In April 2022, the American Parkinson Disease Association (APDA) hosted a webinar on walking with music as a part of the “Let’s Keep Moving” series. Physical therapist Dr. Tim Nordahl noted that audible cues can improve movement. This is best and most easily done through the use of a metronome or music. Dr. Nordahl addressed the benefits of walking with music for people with Parkinson’s Disease (PD), and different device options to be able to do so.
Walking difficulty is a common symptom of PD, and can manifest as slower speed, shorter stride, smaller steps, and shuffling. Walking is often a requirement for those with PD to join social engagements and other activities that increase quality of life. In this webinar, the speaker discussed strategies to help with walking.
Please note that if you have trouble with balance, you may want to consider a different exercise besides walking, such as using an exercise bike or an assistive device like a cane or walker. Consult with your doctor or physical therapist for the best treatment for you.
The speaker discussed rhythmic auditory stimulation (RAS) as a solution to walking challenges. RAS is any sound-based cue that helps keep accurate timing while walking. This can usually be done through a metronome or music with a specific beat. In order to apply RAS, determine your optimal cadence, which can be done with a physical therapist, then learn to use a metronome or make a playlist.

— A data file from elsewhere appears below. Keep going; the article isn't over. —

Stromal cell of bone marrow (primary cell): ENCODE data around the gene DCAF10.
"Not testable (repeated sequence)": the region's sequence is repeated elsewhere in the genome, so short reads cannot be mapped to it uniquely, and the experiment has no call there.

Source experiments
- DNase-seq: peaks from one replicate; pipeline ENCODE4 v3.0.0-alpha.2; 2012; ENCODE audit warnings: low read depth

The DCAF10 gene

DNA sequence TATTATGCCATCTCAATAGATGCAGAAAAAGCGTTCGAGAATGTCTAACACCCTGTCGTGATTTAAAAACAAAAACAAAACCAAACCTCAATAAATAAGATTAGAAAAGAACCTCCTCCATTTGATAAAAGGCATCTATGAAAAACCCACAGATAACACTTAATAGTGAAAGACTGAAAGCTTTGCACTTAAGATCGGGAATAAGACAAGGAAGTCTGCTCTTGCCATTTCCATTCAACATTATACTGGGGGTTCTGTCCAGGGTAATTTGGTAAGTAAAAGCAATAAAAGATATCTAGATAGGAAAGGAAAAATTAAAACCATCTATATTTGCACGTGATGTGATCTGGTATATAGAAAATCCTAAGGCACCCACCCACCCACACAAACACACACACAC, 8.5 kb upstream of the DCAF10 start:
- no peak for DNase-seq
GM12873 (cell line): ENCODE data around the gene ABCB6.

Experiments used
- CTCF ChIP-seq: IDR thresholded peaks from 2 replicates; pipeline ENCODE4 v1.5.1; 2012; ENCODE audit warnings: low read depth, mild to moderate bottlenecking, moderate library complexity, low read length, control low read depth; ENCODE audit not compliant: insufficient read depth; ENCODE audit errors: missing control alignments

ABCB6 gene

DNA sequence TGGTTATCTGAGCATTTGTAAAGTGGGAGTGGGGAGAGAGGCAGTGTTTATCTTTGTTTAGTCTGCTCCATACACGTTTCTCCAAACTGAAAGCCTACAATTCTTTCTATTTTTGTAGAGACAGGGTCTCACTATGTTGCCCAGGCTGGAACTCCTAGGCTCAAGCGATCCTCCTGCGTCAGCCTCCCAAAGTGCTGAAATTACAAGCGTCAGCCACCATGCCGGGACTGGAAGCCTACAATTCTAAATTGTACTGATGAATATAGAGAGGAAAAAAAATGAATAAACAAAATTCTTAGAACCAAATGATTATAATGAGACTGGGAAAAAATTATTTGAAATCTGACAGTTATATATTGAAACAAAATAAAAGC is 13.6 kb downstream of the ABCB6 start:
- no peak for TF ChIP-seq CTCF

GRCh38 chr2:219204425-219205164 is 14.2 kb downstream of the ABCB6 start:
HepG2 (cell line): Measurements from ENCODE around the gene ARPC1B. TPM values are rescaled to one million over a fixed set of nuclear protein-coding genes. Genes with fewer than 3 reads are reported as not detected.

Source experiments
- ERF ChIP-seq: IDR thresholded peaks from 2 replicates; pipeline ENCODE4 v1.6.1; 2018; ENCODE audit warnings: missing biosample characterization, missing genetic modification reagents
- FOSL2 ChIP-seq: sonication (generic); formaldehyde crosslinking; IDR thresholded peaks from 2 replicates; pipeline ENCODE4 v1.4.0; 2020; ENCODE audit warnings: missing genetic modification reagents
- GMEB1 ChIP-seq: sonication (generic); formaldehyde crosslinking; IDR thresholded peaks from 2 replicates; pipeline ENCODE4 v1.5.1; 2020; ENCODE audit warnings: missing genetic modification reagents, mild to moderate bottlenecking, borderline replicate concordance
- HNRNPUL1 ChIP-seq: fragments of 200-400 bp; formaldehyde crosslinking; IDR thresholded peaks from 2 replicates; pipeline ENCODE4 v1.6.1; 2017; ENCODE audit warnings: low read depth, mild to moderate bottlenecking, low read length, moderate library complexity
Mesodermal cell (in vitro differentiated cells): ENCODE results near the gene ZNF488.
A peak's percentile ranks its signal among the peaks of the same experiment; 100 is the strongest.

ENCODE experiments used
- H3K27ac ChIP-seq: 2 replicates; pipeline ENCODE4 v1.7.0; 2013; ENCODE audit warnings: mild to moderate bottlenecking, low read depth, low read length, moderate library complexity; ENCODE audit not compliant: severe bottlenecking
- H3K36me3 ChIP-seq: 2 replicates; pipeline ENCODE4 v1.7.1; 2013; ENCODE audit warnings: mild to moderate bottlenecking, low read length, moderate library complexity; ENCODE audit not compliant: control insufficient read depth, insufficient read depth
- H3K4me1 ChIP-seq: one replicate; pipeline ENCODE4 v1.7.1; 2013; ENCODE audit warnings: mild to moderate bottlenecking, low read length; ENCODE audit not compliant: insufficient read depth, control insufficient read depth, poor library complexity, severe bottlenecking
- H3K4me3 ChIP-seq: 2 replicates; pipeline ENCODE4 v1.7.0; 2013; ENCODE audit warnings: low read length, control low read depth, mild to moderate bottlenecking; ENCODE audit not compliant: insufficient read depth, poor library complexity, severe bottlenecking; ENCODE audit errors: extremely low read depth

Research has studied both a metronome and music as a rhythmic cue, and has found similar benefits. The beat from a metronome is more obvious and can be easier to walk to. On the contrary, music may be more motivating and fun, however there is the risk of the beat shifting during the song, and some beats may be difficult to hear. Self-singing is another option, such as singing “row row row your boat” in your head at a brisk cadence.
To find a PD-knowledgeable physical therapist, please contact the APDA Information & Referral Center near you.
If you happen to live in Northern or Central California, please contact the Stanford APDA Information & Referral Center
The webinar recording can be viewed here
Please see below for notes on the April webinar.
“Let’s keep moving with APDA: Walk to the beat! How music can help your walking”
Speaker: Tim Nordahl, DPT, physical therapist, Center for Neurorehabilitation, Boston
Webinar Host: American Parkinson Disease Association (APDA)
Webinar Date: April 21, 2022
Summary by: Joëlle Kuehn, Stanford Parkinson’s Community Outreach
Walking and PD:
- Walking difficulty is common in PD: Issues such as slower speed, shorter stride, smaller steps, and shuffling